Let \((G, \cdot)\) be a group and \(X \lhd G\) and \(Y \lhd G\) be two normal subgroups.

I will show this in two steps:

- Show that \(X \cap Y\) is a group
- Show that \(X \cap Y\) is a normal group of \((G, \cdot)\)

## Intersection of two subgroups is a subgroup

**Theorem**: \((X \cap Y) \leq G\)

**Proof**:

\(X \cap Y\) is not empty: \(e_G \in X \land e_G \in Y \Rightarrow e_G \in (X \cap Y)\)

\(X \cap Y\) has inverse elements. Let \(a \in (X \cap Y)\). As a is in \(X\) and \(X\) is a group, \(a^{-1} \in X\). The same is true for \(Y\). So: \(\forall a \in (X \cap Y) \exists a^{-1} \in (X \cap Y): a \cdot a^{-1} = a^{-1} \cdot a = e_G\)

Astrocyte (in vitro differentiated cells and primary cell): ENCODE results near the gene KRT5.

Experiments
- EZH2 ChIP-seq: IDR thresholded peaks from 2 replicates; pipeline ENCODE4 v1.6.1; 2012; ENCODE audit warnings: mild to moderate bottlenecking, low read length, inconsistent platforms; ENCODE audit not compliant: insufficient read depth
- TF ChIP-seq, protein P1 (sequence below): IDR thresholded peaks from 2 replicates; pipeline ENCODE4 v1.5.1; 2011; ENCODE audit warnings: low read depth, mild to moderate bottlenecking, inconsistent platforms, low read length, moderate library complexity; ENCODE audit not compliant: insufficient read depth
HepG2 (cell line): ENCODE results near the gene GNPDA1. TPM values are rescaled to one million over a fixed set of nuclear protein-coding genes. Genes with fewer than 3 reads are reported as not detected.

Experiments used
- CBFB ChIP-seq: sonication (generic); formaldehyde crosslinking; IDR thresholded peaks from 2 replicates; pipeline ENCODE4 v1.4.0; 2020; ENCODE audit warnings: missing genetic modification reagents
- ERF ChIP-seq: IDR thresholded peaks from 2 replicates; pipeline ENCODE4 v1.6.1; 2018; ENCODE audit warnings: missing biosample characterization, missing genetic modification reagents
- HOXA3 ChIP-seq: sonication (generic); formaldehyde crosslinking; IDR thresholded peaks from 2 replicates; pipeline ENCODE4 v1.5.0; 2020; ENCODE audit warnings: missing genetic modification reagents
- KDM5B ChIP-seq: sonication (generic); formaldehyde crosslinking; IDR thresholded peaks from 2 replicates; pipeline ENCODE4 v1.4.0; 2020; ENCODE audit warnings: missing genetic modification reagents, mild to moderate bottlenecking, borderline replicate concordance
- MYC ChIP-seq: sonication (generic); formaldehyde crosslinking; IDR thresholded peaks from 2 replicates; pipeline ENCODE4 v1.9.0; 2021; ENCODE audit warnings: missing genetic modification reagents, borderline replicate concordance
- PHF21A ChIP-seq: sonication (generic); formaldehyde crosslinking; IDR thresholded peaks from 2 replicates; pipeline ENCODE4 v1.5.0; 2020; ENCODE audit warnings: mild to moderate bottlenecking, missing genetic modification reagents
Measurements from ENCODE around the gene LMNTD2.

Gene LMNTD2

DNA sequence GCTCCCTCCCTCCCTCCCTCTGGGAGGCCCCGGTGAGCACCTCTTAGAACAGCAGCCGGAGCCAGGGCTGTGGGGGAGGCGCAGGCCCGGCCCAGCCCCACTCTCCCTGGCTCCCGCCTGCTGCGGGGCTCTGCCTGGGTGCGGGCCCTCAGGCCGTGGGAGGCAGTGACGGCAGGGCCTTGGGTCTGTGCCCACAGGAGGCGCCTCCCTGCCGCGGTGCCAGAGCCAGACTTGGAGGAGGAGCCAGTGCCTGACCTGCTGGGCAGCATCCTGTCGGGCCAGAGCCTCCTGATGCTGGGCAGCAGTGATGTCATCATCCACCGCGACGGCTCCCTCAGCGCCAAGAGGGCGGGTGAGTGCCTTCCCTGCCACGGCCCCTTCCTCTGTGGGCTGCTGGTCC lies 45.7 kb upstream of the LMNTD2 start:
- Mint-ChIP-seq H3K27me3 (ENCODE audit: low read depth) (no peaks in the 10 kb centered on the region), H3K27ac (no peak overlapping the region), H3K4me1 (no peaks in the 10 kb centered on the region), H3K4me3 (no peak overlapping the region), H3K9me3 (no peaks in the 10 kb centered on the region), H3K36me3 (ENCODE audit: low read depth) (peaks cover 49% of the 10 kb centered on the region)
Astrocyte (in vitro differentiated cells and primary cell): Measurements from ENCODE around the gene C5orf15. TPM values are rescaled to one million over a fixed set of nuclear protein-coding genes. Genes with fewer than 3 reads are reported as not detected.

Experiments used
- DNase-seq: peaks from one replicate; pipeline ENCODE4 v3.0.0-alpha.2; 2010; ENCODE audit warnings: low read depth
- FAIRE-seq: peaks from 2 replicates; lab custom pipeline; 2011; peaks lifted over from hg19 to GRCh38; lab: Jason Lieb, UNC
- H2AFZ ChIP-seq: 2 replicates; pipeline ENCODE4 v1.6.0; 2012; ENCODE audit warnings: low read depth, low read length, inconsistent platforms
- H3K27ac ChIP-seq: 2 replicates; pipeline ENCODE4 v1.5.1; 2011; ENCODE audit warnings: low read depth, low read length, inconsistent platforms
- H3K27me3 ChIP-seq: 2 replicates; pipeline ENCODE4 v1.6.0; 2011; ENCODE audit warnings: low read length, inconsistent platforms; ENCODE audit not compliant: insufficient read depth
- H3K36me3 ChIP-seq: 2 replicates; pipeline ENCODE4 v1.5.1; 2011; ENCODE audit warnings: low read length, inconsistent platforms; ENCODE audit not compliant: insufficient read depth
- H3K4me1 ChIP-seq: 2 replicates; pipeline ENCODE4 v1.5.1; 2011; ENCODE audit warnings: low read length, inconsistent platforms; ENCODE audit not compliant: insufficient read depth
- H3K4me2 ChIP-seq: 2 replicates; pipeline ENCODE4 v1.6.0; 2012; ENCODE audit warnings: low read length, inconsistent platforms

\(\forall a,b \in (X \cap Y): a \cdot b^{-1} \in (X \cap Y)\), because both, \(a\) and \(b^{-1}\) are in \(X\). As \(X\) is a group, the result has to be in \(X\). Same argumentation for \(Y\). Then the result is in \(X\) and \(Y \blacksquare\)

## Intersection of two normal subgroups is normal

First the definition of a normal subgroup:

\(N \lhd G :\Leftrightarrow \forall n \in N \forall g \in G: g \cdot n \cdot g^{-1} \in N\)

**Theorem**: \((X \cap Y) \lhd G\)

**Proof**:

\(X \cap Y\) is a subgroup of \(G\) as I have proved above.

\(\forall n \in (X \cap Y) \forall g \in G: g \cdot n \cdot g^{-1} \in X\) and \(\forall n \in (X \cap Y) \forall g \in G: g \cdot n \cdot g^{-1} \in Y\)

\(\Rightarrow \forall n \in (X \cap Y) \forall g \in G: g \cdot n \cdot g^{-1} \in (X \cap Y)\)

\(\Rightarrow (X \cap Y) \lhd G \blacksquare\)